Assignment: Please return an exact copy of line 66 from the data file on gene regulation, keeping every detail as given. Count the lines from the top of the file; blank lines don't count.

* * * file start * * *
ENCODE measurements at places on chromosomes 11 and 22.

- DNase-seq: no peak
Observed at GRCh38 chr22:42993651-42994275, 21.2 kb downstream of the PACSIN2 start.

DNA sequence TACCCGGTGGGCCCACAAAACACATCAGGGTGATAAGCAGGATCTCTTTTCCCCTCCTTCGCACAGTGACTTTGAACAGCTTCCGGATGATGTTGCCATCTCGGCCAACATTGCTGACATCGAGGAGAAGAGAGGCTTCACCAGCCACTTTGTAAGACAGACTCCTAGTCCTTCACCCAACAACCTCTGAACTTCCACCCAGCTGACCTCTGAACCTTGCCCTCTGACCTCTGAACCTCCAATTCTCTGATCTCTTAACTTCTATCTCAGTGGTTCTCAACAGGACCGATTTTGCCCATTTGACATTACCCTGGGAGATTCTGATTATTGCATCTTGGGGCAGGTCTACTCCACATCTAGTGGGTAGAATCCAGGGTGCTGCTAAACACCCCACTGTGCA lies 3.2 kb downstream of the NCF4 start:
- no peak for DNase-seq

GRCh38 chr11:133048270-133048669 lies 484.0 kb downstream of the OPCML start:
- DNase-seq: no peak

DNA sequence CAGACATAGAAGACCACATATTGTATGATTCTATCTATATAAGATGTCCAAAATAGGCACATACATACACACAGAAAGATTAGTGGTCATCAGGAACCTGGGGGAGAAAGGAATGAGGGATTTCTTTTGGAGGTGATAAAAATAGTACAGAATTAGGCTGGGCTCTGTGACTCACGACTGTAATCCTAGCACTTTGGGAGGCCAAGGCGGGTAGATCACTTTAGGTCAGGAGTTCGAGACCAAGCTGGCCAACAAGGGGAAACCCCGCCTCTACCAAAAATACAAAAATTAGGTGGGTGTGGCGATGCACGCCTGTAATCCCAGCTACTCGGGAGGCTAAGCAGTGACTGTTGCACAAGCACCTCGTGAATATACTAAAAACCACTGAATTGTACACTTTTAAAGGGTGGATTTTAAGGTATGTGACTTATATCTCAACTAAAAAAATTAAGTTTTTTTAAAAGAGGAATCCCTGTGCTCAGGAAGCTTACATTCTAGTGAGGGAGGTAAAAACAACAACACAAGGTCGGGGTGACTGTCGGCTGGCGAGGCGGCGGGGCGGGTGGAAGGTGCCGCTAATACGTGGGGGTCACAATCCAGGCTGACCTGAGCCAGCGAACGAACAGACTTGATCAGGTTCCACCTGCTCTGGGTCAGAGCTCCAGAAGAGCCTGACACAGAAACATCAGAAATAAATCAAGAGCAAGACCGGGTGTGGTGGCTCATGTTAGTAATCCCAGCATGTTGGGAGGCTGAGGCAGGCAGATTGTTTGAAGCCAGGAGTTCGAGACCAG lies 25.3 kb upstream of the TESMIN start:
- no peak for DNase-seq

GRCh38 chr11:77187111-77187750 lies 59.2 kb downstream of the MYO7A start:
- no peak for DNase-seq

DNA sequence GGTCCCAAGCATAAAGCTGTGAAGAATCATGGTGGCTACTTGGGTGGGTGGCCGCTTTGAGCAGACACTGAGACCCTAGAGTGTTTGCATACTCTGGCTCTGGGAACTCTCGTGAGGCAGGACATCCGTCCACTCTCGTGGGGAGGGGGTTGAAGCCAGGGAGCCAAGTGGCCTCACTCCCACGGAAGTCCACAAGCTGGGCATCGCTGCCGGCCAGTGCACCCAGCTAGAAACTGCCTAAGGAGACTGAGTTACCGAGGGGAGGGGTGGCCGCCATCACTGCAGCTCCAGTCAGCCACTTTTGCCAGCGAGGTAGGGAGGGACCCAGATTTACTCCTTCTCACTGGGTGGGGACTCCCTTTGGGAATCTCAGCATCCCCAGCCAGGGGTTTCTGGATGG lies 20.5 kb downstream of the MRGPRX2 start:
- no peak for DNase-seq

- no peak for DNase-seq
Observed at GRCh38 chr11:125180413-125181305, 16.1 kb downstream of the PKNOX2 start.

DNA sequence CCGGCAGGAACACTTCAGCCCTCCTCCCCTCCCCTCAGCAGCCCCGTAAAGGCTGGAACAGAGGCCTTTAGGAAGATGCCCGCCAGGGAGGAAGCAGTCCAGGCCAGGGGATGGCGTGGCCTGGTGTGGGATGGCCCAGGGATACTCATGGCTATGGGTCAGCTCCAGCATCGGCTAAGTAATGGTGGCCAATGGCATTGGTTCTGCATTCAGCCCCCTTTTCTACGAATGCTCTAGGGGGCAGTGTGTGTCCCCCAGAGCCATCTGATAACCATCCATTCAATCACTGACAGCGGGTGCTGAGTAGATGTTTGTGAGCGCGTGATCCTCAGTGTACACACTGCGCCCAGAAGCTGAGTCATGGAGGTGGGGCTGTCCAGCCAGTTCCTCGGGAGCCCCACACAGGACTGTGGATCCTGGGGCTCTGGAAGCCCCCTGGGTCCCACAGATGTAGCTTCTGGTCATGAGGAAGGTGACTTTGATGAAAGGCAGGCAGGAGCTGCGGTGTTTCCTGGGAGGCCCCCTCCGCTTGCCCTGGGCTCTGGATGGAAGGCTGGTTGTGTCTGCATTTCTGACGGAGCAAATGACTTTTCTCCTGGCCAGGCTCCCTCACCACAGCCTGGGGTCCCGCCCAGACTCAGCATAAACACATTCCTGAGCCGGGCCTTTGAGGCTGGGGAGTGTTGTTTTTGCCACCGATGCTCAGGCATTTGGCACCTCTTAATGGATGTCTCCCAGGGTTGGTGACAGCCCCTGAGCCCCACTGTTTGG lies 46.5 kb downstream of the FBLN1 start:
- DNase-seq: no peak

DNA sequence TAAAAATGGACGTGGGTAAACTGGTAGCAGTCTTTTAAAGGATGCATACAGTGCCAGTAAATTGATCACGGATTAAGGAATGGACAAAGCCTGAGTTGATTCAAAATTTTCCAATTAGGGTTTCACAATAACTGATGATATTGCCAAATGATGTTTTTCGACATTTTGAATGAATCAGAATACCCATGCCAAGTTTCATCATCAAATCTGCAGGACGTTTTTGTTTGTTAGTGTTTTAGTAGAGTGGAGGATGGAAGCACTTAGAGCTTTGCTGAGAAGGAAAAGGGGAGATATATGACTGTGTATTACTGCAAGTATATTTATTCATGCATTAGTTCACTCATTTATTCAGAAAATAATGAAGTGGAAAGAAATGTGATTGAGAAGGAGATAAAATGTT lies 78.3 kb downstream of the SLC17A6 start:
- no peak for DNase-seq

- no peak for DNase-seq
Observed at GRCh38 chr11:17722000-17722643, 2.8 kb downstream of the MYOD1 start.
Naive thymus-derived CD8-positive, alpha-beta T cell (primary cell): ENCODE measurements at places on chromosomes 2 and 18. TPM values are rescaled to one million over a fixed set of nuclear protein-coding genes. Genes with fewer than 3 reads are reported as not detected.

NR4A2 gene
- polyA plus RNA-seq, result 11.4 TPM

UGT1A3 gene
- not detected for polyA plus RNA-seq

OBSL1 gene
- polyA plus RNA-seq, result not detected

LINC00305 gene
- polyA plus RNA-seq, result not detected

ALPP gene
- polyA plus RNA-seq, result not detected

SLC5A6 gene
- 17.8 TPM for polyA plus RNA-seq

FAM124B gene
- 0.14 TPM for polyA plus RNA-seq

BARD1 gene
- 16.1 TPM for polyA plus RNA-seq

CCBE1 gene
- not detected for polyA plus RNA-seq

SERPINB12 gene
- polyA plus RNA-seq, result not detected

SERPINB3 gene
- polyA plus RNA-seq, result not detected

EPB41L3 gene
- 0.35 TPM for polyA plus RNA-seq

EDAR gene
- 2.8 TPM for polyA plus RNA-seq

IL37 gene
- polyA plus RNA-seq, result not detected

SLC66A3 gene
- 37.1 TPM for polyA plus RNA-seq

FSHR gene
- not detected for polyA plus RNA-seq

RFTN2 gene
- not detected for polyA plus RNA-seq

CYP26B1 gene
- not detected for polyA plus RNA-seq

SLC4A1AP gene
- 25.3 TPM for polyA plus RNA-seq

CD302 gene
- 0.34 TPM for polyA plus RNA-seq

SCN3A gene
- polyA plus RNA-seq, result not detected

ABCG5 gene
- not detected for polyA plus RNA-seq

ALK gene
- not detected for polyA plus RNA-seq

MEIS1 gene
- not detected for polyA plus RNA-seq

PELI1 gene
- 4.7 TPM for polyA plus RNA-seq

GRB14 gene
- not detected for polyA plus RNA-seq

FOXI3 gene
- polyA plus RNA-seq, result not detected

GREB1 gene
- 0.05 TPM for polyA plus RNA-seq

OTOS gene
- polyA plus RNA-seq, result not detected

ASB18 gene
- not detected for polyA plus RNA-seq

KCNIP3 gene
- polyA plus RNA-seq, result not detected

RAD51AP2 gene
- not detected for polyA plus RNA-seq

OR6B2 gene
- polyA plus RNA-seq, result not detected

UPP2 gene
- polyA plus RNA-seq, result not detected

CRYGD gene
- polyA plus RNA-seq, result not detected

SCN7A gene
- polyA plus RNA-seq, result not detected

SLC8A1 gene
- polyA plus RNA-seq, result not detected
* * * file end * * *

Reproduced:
- not detected for polyA plus RNA-seq